neighborhood than in 96.9% of the neighborhoods in America. Despite
the loss of manufacturing jobs across the nation, this neighborhood remains
a place where, compared to other parts of the country, you will find many
laborers and manufacturers.
Notable & Unique: Length of Commute
Regardless of the means by which residents commute, this neighborhood has
a length of commute that is notable.
Long commutes can be brutal. They take time, money, and energy, leaving less
of you for yourself and your family. The residents of the Myrtle Beach
City Center neighborhood unfortunately have the distinction of having,
on average, a longer commute than most any neighborhood in America.
9.2% of commuters here travel more than one hour just one-way
to work. That is more than two hours per day. This percentage with two-hour +
round-trip commutes is higher than NeighborhoodScout found in 96.5%
of all neighborhoods in America.
The Neighbors: Income
There are two complimentary measures for understanding the income of a
neighborhood's residents: the average and the extremes. While a neighborhood
may be relatively wealthy overall, it is equally important to understand
the rate of people - particularly children - who are living at or below the
federal poverty line, which is extremely low income. Some neighborhoods with
a lower average income may actually have a lower childhood poverty rate than
another with a higher average income, and this helps us understand the
conditions and character of a neighborhood.
The neighbors in the City Center neighborhood in Myrtle Beach are low income, making it among the lowest income neighborhoods in America.
NeighborhoodScout's research shows that this neighborhood has an income lower
than 93.1% of U.S. neighborhoods.
With 86.1% of the children here below the federal poverty
line, this neighborhood has a higher rate of childhood poverty than 99.6%
of U.S. neighborhoods.
The Neighbors: Occupations
What we choose to do for a living reflects who we are. Each neighborhood has
a different mix of occupations represented, and together these tell you about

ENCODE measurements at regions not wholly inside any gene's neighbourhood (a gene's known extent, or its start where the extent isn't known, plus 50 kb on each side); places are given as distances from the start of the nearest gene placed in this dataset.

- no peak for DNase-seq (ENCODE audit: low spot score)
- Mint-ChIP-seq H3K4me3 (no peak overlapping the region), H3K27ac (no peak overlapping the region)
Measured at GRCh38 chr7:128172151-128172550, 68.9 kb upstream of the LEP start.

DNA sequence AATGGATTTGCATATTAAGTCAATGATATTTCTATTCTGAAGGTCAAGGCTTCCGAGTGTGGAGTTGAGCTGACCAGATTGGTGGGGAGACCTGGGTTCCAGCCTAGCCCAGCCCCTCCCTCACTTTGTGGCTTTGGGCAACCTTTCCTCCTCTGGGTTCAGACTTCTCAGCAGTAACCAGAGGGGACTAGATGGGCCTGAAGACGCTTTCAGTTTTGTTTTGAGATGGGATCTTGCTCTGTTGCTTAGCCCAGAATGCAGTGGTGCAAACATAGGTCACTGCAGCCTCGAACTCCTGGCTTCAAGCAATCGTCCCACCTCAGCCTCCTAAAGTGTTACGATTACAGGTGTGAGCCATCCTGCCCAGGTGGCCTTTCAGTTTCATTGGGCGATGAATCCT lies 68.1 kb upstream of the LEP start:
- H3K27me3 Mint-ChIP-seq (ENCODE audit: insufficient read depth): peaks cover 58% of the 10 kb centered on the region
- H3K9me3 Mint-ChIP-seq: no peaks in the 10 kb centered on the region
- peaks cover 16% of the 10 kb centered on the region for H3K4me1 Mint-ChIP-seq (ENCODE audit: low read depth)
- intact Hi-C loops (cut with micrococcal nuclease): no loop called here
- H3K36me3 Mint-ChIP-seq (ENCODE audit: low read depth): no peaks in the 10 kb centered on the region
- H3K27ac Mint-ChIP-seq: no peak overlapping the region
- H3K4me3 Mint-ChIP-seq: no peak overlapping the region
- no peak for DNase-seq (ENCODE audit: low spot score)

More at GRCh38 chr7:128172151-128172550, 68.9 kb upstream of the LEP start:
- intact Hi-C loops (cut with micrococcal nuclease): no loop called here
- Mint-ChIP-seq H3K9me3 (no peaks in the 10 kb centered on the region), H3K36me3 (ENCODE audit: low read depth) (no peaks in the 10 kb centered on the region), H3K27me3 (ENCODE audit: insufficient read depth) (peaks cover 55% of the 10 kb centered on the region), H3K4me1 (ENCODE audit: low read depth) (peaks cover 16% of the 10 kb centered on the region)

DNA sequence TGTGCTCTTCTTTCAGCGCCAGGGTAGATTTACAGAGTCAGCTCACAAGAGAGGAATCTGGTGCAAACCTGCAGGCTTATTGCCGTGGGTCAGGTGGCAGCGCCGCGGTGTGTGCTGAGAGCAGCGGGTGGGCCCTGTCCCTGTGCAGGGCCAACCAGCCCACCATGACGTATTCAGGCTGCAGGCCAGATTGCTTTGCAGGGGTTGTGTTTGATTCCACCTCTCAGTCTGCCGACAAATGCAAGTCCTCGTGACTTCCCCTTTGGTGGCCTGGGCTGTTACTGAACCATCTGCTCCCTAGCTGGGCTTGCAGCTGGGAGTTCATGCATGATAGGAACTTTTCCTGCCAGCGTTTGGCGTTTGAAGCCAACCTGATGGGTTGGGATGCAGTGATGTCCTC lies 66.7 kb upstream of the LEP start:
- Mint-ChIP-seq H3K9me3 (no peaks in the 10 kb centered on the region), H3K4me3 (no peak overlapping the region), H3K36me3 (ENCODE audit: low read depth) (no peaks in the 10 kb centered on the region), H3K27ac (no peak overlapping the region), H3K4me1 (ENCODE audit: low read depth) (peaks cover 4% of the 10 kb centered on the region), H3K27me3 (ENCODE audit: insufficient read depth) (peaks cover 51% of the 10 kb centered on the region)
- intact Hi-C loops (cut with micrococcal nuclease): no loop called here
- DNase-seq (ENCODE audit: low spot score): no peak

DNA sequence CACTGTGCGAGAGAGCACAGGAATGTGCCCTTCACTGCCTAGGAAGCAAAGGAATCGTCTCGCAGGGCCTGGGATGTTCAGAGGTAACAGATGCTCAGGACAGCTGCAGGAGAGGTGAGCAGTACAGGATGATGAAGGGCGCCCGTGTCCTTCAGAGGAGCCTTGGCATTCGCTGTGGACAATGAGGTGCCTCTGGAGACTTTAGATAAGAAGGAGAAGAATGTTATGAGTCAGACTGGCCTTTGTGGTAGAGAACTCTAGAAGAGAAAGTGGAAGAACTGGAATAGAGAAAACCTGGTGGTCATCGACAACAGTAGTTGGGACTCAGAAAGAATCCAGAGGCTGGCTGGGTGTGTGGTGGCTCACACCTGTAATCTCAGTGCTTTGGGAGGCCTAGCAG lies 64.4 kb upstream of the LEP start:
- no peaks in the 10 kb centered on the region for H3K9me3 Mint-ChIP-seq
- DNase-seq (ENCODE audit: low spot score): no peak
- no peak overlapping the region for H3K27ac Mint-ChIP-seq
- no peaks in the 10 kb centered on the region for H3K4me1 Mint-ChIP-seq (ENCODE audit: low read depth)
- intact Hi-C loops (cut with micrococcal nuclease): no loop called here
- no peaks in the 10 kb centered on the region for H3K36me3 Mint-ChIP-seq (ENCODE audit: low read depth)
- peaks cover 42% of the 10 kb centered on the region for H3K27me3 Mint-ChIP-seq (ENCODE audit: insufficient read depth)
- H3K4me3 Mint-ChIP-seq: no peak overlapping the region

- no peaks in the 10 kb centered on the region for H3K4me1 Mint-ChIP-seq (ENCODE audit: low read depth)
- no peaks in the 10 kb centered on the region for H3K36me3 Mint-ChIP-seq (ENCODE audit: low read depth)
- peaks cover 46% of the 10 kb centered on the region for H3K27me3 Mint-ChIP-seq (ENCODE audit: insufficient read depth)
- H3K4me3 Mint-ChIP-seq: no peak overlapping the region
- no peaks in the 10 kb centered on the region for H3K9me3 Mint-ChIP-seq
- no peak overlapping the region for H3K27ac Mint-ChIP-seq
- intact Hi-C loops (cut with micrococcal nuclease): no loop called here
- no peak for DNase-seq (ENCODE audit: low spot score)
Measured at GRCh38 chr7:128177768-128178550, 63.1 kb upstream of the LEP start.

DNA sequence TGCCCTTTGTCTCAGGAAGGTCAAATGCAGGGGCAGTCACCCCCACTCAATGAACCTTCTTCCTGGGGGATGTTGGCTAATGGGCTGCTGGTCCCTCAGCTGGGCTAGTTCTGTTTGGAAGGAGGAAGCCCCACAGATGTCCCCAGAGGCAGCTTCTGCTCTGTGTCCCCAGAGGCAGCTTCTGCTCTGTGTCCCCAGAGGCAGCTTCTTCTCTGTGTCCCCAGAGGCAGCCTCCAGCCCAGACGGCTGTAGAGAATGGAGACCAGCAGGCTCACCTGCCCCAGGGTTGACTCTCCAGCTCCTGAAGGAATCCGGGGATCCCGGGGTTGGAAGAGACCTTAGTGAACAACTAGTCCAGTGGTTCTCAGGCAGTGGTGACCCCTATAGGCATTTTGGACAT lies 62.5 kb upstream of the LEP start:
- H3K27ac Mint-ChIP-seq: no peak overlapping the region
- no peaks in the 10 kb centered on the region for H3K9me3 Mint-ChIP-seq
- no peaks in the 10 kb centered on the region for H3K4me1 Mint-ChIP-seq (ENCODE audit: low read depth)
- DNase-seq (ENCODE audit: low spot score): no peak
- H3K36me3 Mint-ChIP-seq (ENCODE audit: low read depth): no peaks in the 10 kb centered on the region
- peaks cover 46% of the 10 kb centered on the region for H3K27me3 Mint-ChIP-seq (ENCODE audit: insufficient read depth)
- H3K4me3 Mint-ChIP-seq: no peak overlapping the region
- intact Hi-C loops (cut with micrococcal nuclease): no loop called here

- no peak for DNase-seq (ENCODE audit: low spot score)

the neighborhood and help you understand if this neighborhood may fit your lifestyle.
In the Myrtle Beach City Center neighborhood, 42.2%
of the working population is employed in manufacturing and laborer occupations. The second most important occupational group in this neighborhood is
sales and service jobs, from major sales accounts, to working in fast food restaurants, with 36.5% of the residents employed.
Other residents here are employed in executive, management, and professional occupations
(12.2%), and 9.1% in clerical, assistant, and tech support occupations.
The Neighbors: Ethnicity / Ancestry
Boston's Beacon Hill blue-blood streets, Brooklyn's Orthodox Jewish enclaves,
Los Angeles' Persian neighborhoods. Each has its own culture derived primarily
from the ancestries and culture of the residents who call these neighborhoods
home. Likewise, each neighborhood in America has its own culture – some more
unique than others – based on lifestyle, occupations, the types of households
– and importantly – on the ethnicities and ancestries of the people who live
in the neighborhood. Understanding where people came from, who their grandparents
or great-grandparents were, can help you understand how a neighborhood is today.
In the City Center neighborhood in Myrtle Beach, SC, residents
most commonly identify their ethnicity or ancestry as Mexican
(20.4%). There are also a number of people of Italian ancestry (8.1%) , and residents who report English roots (4.3%) , and some of the residents are also of Arab ancestry (3.4%) , along with some Brazilian ancestry residents (3.2%), among others. In addition, 29.0% of the residents of this neighborhood were born in another country.
The Neighbors: Languages
The languages spoken by people in this neighborhood are diverse. These are
tabulated as the languages people preferentially speak when they are
at home with their families.
The most common language spoken in the Myrtle Beach City Center
neighborhood is English, spoken by 67.2% of households. Other important languages spoken here include Spanish, Portuguese and Arabic.
Getting to Work
Even if your neighborhood is walkable, you may still have to drive to your
place of work. Some neighborhoods are located where many can get to work in
just a few minutes, while others are located such that most residents have a
long and arduous commute.
The greatest number of commuters in Myrtle Beach City Center neighborhood spend
under 15 minutes commuting one-way to work (39.7% of working
residents), one of the shortest commutes across America. However, there is also a significant group of residents (9.2%) who
commute over an hour in each direction.
Here most residents (41.6%) carpool with coworkers, friends, or neighbors to get to work.
In addition, quite a number also drive alone in a private automobile to get to work (40.7%) and 8.3% of residents also hop out the door and walk to work for their daily commute. Despite relying on the automobile to get to work, residents of this neighborhood
share the ride more than most neighborhoods, reducing traffic, pollution, and saving money.